5 Super Rare Kool-Aid Flavors!

Hi, I’m Matt, and I collect old Kool-Aid.

Below are five of the most valuable packets in my collection. A few are so rare that even many hardcore Kool-Aid collectors probably have no idea that they exist. These are my babies, and I cradle them at night.

Hallowe’en Cool Eerie Orange! (1996)

Most of you are familiar with Ghoul-Aid, Kool-Aid’s famous Halloween flavor. Now only sold in Jammers form, Ghoul-Aid debuted back in the ‘90s as a traditional powdered mix.

What fewer know is that Ghoul-Aid was just one of three spooky Kool-Aid flavors sold during that era!

Released in 1996 as Canadian exclusives, Scary Black Cherry and Eerie Orange were just repackages of existing flavors. It sounds like a cheat, but taste was secondary when you had trick-or-treating Kool-Aid Men in assorted Halloween costumes on the packets.

Both flavors are now absurdly rare. Even photos of the Canadian exclusives are scarce. I just about died when I saw a packet of Eerie Orange for sale, and by “died” I mean “bid too much on eBay.”

Rainbow Punch! (1985)

Rainbow Punch isn’t as rare as the other packets featured here, but it can fetch even higher prices just because it’s so popular.

The 1980s Kool-Aid “punches” — like Surfin’ Berry Punch and Mountain Berry Punch — are now the most-desired among collectors, owing to the mysteriousness of their flavors and the complete badassery of their packet designs.

Rainbow Punch was said to be a mix of six different flavors — a kind of “Super Kool-Aid” that stole souls like Shang Tsung and was all the better for it.

Bedrock Orange! (1988)

Back in 1988, specially-marked boxes of Post Pebbles Cereals came with free packets of Kool-Aid. That was fairly extravagant for a cereal premium, so they totally could’ve gotten away with using existing packets.

Instead, Kraft came up with two exclusive Flintstones-themed flavors, which were only available in cereal boxes and only around for a few months. I was elated to find Bedrock Orange after a search that literally lasted longer than a decade, but Yabba-Dabba-Doo Berry — clearly the cooler of the two — still eludes me.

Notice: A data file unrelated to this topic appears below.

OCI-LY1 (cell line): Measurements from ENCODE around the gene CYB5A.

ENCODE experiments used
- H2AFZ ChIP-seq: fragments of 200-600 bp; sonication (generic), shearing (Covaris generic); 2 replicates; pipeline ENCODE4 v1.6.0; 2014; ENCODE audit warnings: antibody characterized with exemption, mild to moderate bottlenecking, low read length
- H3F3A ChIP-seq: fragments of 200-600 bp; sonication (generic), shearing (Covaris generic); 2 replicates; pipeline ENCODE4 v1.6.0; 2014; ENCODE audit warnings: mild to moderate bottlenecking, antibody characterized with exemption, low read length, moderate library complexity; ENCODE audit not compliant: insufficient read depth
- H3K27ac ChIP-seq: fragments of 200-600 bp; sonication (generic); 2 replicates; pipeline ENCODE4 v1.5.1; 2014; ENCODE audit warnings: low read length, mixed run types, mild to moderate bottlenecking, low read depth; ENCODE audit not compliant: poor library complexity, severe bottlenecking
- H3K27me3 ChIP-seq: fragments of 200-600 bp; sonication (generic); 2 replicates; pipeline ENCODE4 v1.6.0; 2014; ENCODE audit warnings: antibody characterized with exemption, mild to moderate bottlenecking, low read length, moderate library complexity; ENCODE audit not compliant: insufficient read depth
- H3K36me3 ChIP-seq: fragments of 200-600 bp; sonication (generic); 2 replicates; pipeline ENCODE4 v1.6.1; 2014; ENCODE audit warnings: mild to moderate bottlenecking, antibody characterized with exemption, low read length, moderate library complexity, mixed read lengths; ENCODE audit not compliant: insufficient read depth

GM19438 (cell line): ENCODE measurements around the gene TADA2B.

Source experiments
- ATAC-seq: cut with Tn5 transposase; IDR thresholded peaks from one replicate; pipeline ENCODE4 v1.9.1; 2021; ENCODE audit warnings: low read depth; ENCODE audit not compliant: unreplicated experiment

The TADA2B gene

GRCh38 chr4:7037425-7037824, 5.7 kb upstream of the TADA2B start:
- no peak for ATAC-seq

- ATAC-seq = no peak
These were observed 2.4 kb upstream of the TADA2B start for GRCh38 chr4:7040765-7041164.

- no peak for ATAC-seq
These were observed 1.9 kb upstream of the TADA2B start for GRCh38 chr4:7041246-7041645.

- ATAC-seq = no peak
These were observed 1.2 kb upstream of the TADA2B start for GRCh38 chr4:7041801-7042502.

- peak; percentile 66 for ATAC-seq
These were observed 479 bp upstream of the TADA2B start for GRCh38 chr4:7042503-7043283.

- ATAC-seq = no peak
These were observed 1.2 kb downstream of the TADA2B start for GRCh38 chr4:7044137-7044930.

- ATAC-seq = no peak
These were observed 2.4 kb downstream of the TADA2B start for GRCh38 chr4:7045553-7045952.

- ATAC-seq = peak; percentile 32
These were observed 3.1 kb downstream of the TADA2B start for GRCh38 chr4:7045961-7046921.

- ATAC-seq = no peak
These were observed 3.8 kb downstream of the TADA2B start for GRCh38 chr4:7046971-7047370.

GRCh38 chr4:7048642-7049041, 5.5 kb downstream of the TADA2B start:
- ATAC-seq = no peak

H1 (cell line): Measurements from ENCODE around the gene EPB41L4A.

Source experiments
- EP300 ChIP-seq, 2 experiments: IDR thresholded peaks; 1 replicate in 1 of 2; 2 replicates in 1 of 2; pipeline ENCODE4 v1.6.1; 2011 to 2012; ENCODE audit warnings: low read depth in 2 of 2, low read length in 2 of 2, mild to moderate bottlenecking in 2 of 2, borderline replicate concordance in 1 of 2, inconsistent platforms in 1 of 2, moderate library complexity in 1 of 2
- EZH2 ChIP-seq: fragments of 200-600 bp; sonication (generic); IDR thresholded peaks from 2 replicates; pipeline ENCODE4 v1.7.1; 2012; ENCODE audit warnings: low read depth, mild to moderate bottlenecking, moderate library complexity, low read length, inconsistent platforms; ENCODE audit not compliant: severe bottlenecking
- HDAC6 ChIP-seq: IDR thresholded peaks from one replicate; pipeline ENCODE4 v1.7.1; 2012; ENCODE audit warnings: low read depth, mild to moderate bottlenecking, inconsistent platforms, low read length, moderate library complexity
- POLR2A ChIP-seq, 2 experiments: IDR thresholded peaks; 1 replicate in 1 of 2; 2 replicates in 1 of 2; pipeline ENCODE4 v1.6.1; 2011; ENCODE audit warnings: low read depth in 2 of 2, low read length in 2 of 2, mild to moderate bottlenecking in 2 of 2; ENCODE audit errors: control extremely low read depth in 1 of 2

I love how this promotion canonically brought Fred Flintstone into the Kool-Aid universe. If you’re on a Kool-Aid packet, you live in a world where six-foot Kool-Aid Men surf, sing and play basketball all around you. The thought of Fred and the Kool-Aid Man lending each other power tools warms my winters.

For those wondering, Bedrock Orange was regular orange Kool-Aid under a different name. The back of the packet says as much. (Yabba-Dabba-Doo Berry was just strawberry.)

Birthday Bunch Lemonade! (1995)

This packet variation is so obscure that even the most “complete” list of Kool-Aid packets is sure to miss it. It’s arguably the rarest packet in my collection, even if it’s just plain lemonade with dogs on it.

You could only get this packet while dining at a Bob Evans restaurant, which took it out of contention for me. (My nearest Bob Evans is more than 50 miles away, and until researching this packet, I thought those were tire stores.)

From what I can gather, Biscuit and Gravy were the chain’s mascot characters, always ready to give kids free ice cream on their birthdays. The art is adorably crude in a Y1 Neopets sort of way. Best of all, any kid who picked Kool-Aid over soda earned FOUR Kool-Aid points in the process.

(If you’ve forgotten, Kool-Aid points could be collected and eventually traded for exclusive Kool-Aid bric-a-brac. A pair of plastic mugs might’ve cost 20 points, while a battery-operated dancing Kool-Aid Man would’ve run closer to 250.)

Spider-Man Raspberry Reaction! (2003)

I believe this was another Canadian exclusive, but even if not, it didn’t have a wide release in the States.

Spider-Man Raspberry Reaction was a revamp of an existing Mad ScienTwists flavor, where pure blue powder magically created a bright red punch. (Thereby reflecting the colors of Spider-Man’s costume, you see.)

You could only get this packet by purchasing a special Kool-Aid ten-pack, which came in a Spidey-themed tin. I’m not sure if it was promoting the comic or one of Spider-Man’s cartoons, but I guess it could’ve easily done both?

I found this packet when it was still relatively new, but it’s wildly rare now. I can only find a single mention of it online, which I hope means that it’s worth millions and I can finally move into full-time philanthropy.

Thank you for reading about old Kool-Aid.